Gary McClain, PhD, is a therapist, patient advocate, and writer who specializes in helping clients—as well as their family members and professional caregivers—deal with the emotional impact of chronic and life-threatening illnesses.
Should I talk to coworkers about my diabetes? And if I do, how much is enough? And at what point does enough become too much?
Disclosing your diabetes to a coworker can just be something you casually mention over lunch. It can also be a whole lot more complicated, requiring you to consider not only what to say and how to say it, but whether you should disclose your condition at all.
If you’re considering having this conversation with a coworker, here are some ideas to consider:
Be clear with yourself on why you are disclosing
Start by asking yourself a question: What am I hoping to gain? If it’s possible that you may experience symptoms that result in difficulty performing your job, or if you could need emergency assistance, then it may be advisable for you to disclose your condition to one or more people that you work closely with. If you have a close relationship with a coworker, and are sharing your personal lives with each other, then it may feel appropriate to let them know about your illness. But keep in mind that the workplace may not be the best place for you to get emotional support.
Decide when the time is right
Pulling a coworker aside during the workday to have a lengthy conversation may be frowned upon by management, and coworkers may be uncomfortable in this situation. So gauge when you think the best time is, maybe over lunch or after work.
Take a “need to know” approach
Decide ahead of time what you want to tell your coworker about your condition. This will help you to keep your explanation brief and to the point. Keep in mind that too much information can lead to misperceptions that may affect your relationship. In other words, no need to over-share here.
Be clear about your intentions
This can be as simple as: “I wanted to tell you something about myself, if you don’t mind. The reason I want to tell you is _____.”
Be sensitive to how the other person is reacting
If you sense they are uncomfortable with this conversation—and looking for an exit—that’s a sign they may not want to go any further. Respond with: “It looks like you aren’t comfortable talking about this.” And then wait for a cue before continuing.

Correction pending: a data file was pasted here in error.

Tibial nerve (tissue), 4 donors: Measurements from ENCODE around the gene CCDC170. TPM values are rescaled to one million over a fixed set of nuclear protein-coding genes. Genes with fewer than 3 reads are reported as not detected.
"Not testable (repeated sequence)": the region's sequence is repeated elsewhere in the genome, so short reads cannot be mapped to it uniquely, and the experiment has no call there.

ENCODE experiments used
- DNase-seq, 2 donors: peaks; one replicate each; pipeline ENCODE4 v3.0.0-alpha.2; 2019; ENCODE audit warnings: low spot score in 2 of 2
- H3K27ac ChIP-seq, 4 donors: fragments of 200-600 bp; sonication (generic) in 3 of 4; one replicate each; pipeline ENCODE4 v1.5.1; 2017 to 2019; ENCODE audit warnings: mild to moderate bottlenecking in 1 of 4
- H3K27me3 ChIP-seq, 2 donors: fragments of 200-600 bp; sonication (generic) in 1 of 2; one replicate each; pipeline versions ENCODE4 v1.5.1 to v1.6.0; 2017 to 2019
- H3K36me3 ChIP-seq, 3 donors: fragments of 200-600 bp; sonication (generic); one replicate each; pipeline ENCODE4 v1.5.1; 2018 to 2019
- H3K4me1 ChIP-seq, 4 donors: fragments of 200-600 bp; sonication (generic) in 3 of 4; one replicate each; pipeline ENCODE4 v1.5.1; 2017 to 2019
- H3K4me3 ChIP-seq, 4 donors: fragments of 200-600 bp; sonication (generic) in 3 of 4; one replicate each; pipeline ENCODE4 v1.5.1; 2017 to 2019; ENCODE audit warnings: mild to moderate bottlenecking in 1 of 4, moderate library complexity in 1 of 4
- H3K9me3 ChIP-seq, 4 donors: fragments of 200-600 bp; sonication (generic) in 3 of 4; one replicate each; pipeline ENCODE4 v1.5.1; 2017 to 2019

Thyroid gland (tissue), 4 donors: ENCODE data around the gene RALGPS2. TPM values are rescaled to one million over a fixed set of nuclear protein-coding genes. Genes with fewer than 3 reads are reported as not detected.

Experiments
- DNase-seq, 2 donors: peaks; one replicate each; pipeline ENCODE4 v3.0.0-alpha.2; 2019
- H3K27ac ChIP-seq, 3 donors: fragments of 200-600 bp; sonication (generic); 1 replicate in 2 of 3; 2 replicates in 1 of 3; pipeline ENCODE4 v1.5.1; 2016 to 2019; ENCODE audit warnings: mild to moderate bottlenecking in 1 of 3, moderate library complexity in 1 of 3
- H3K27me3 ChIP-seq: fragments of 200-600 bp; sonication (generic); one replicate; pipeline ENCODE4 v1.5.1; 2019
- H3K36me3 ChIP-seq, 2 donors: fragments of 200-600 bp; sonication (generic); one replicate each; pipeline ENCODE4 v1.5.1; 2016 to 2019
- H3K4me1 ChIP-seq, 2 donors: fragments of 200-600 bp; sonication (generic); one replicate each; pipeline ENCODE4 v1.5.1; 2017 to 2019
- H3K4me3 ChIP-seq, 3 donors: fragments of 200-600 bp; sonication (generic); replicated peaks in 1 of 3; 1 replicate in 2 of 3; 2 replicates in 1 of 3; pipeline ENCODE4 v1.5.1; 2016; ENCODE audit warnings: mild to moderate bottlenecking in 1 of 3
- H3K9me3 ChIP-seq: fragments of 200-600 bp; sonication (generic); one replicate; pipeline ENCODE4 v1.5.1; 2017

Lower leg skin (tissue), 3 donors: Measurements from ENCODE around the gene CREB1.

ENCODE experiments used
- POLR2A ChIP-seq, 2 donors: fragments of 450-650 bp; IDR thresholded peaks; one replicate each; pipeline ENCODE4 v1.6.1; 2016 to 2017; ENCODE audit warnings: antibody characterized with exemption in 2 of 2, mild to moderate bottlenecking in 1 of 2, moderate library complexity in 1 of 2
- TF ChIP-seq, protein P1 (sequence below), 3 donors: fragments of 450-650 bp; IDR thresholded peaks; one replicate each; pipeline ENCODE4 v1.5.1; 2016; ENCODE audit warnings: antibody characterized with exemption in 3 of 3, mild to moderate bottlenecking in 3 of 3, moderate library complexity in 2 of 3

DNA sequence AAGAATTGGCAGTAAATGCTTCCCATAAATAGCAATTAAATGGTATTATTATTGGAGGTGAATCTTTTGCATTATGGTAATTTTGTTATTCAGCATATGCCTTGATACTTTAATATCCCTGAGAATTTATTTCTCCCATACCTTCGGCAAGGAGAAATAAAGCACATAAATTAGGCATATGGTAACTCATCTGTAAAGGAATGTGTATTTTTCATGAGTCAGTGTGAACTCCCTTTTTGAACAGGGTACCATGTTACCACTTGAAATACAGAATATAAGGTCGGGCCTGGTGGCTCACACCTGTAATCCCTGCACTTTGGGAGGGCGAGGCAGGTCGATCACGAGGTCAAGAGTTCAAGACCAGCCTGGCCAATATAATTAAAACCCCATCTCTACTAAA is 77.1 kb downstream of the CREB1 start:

Offer to answer questions
Even the questions your co-worker may be afraid to ask. “Thanks for listening. Do you have any questions you want to ask?” Keep in mind that you don’t have to answer any questions you aren’t comfortable with, or that you don’t think are relevant. It’s as simple as saying, “I’m not ready to talk about that,” or, “I am not sure how to answer.”
Consider putting it in writing
If there is something you need a coworker to know, such as what to do if you need help and aren’t able to ask for it, then you might want to consider providing them with written guidance on what to do in the event of an emergency. Your physician may have a pamphlet you could give them, or you might find this on the Internet.
Keep your expectations reasonable
Some coworkers may be more ready than others to talk about your diabetes. You might be surprised, for better or worse. But don’t be disappointed if a coworker you feel close to isn’t able to have this conversation with you. Again, you may want to seek emotional support from your family members and friends outside of work.
Keep in mind: If the topic is emergency preparedness, it’s advisable to have your boss or your Human Resources office involved. Know the guidelines, know your rights.
To learn more about diabetes in the workplace:
Chronic Communication at Work: A Co-Worker Has Disclosed Your Condition Behind Your Back
Chronic Communication at Work: Talking about Accommodations for Your Chronic Condition
Chronic Communication at Work: Is It Time for Temporary Disability?